Tag Archives: Seller

Poll: Disengagement grows the longer workers stay in government jobs

Map of Canada
Map of Canada

From the Ottawa Citizen. (H/T Andrew)


Recent post-secondary graduates recruited by the federal public service appear to become more disengaged and less ambitious the longer they’re in their jobs.

That’s a key conclusion of a new study that provides an intriguing window into perceptions of government employment by new public service hires and potential recruits. The study, recently posted to a government website, was done for the Public Service Commission by EKOS Research Associates.

It involved online surveys with two groups of people hired through the government’s Post-Secondary Recruitment Program (PSR), as well as recent hires recruited through other methods and “potential recruits” — mostly university graduates under age 35.

As part of the study, EKOS re-interviewed 219 PSR recruits who were surveyed in an earlier phase of the study in 2009. It found some “troubling shifts” in their attitudes.

The importance these recruits attach to “key intrinsic job aspects” has declined over the past year, the study reports. The weight they give to the opportunity to be creative declined by nine percentage points from 2009 to 2010, it says, while the importance they attached to the prestige associated with their jobs fell by 10 points.

There were also smaller declines in the importance ascribed to meaningful work and opportunities for career advancement, while “more extrinsic issues” — such as attractive compensation and a good work-life balance — assumed greater significance.

“These findings suggest that PSR recruits become less ambitious/intrinsically motivated as they spend more time in the federal public service,” the study concludes.

Can people who are disengaged serve the public as well as private sector workers whose compensation and continued employment depends on their being engaged in their work? This is why we need to privatize as much as possible.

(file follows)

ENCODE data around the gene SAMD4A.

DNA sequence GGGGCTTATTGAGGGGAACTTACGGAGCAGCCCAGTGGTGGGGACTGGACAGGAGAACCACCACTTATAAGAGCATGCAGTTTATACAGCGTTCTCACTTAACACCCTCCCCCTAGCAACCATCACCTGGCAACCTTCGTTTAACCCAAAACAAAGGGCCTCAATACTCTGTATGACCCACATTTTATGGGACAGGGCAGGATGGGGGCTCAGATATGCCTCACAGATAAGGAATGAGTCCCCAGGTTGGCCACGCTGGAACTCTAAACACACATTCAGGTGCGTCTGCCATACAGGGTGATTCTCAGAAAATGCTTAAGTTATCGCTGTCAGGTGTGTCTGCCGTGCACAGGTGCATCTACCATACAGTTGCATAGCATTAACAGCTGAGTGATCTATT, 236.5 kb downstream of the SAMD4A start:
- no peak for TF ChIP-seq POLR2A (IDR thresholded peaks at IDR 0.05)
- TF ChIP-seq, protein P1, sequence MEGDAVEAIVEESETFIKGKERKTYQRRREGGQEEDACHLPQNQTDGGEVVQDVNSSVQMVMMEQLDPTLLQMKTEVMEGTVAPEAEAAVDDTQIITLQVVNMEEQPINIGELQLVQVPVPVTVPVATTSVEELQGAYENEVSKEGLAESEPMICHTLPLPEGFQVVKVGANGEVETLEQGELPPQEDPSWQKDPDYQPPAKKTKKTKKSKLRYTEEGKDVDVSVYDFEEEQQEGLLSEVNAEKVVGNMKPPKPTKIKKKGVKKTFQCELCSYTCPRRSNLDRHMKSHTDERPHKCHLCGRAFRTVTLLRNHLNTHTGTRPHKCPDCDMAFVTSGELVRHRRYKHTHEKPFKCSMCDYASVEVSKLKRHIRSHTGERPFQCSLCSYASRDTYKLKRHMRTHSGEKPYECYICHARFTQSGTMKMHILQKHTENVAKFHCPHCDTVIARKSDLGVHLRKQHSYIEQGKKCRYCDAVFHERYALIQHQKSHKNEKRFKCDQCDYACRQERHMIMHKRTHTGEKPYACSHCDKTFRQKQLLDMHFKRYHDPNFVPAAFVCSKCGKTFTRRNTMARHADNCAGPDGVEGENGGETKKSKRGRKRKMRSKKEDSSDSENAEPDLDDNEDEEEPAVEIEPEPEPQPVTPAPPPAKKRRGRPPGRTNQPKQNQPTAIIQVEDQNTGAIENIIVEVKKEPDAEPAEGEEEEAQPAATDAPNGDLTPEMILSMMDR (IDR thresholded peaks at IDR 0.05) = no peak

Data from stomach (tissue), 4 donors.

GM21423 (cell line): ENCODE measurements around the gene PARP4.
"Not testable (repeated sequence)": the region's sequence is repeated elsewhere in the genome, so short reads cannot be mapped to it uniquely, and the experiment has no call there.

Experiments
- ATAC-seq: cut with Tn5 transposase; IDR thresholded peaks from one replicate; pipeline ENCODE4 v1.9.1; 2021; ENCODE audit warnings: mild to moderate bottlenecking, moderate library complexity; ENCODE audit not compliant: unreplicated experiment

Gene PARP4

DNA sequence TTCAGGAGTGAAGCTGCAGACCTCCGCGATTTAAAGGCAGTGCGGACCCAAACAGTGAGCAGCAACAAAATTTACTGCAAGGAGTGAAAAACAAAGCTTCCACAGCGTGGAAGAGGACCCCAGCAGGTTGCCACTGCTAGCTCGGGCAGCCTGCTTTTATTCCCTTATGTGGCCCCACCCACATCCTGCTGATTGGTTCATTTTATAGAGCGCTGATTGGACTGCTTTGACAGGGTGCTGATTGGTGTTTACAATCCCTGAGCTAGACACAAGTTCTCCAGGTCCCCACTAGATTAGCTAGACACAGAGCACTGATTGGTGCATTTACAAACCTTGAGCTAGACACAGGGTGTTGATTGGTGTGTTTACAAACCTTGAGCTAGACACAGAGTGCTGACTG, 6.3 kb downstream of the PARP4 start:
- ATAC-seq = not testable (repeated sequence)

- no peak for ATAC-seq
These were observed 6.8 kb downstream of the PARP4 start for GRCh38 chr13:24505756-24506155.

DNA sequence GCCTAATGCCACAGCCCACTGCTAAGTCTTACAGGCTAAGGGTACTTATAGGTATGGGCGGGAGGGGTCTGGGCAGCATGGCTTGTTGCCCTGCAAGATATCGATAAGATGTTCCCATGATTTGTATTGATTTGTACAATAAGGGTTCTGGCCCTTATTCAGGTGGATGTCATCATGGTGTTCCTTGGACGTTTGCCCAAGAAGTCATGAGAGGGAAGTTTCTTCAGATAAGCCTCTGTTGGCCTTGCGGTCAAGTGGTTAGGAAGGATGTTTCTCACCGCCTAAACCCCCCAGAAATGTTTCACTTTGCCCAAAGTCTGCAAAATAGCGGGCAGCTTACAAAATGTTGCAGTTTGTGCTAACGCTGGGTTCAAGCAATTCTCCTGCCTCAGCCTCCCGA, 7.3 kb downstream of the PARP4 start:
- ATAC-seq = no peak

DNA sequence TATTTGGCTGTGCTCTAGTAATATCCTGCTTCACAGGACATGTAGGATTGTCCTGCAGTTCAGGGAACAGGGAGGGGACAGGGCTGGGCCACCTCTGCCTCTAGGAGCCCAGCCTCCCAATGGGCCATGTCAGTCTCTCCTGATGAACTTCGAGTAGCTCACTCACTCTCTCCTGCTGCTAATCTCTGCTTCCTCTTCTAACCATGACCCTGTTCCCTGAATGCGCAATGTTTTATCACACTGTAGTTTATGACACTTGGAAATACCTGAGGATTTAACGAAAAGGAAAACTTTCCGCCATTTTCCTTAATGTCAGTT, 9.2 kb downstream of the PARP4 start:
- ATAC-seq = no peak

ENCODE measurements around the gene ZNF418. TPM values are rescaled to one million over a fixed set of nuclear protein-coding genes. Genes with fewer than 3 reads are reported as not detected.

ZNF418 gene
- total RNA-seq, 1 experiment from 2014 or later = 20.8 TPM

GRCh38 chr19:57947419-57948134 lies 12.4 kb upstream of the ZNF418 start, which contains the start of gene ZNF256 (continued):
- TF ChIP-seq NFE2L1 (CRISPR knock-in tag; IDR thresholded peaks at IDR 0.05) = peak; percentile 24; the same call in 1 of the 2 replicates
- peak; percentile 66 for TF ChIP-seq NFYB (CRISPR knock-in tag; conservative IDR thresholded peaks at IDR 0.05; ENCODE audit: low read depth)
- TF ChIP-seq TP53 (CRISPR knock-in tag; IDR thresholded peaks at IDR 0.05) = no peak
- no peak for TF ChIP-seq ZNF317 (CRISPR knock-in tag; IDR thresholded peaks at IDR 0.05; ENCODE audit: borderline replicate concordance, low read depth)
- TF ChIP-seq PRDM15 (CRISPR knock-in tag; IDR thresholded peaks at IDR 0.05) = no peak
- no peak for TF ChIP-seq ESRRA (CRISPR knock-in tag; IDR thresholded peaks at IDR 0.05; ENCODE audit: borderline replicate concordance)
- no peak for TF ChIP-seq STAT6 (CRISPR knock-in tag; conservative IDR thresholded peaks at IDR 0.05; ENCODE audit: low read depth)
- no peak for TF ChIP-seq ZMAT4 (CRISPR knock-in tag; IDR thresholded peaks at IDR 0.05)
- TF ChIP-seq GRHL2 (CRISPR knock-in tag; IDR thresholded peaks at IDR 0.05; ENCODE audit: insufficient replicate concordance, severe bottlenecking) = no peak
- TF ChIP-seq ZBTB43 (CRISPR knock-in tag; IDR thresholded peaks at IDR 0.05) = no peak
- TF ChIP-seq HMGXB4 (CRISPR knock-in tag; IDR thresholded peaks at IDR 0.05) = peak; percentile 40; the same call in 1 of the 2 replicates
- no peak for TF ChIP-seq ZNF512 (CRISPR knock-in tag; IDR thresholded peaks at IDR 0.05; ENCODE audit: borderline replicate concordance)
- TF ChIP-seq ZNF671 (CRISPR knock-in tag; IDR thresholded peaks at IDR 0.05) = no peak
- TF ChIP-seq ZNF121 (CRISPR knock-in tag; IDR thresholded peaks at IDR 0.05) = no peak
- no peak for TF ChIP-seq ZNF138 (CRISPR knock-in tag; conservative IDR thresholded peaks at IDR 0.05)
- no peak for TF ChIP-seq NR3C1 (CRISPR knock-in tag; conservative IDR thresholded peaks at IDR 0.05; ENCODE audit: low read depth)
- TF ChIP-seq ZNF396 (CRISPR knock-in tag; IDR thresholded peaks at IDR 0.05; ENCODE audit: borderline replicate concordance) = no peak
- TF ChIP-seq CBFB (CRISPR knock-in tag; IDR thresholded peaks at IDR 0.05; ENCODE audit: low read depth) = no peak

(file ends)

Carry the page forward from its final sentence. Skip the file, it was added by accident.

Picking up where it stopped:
Supreme Court sides with Conservative Party against price-fixing monopoly

Prime Minister Stephen Harper

Story here from the Vancouver Sun. (H/T Andrew)


The Canadian Wheat Board cannot spend money on advocacy to protect its monopoly, following a Supreme Court of Canada decision Thursday against hearing an appeal from the Winnipeg-based agency, which asserts that it has been silenced by the Conservative government.

Without giving reasons, the high court declined the appeal application to a Federal Court of Appeal ruling that sided with the federal government in its 2006 order from then-agriculture minister Chuck Strahl for the board to refrain from spending its money on lobbying.

[…]The federal Conservatives are seeking to end the board’s monopoly, which is controlled by farmers. The monopoly makes the agency one of the world’s biggest exporters of wheat and barley.

The board maintains that the monopoly ensures farmers receive the best prices for their grain, but the federal government, along with some farmers, say that they would be better off in a free market, selling their products on their own.

Conservatives are for a free market and competition, because we believe that it is the best way for consumers to get a low price and high quality. The proper role of government is to ensure that no organization or business enjoys monopoly status due to the government insulating them from competition. The Canadian Wheat Board is just one option, but farmers should have other choices to sell their product.

Capitalism is opposed to monopolies and it is the proper role of government to make sure that no government policy is set up to favor one corporation over any competitor. Let the farmers choose what is best for them. Choice and competition.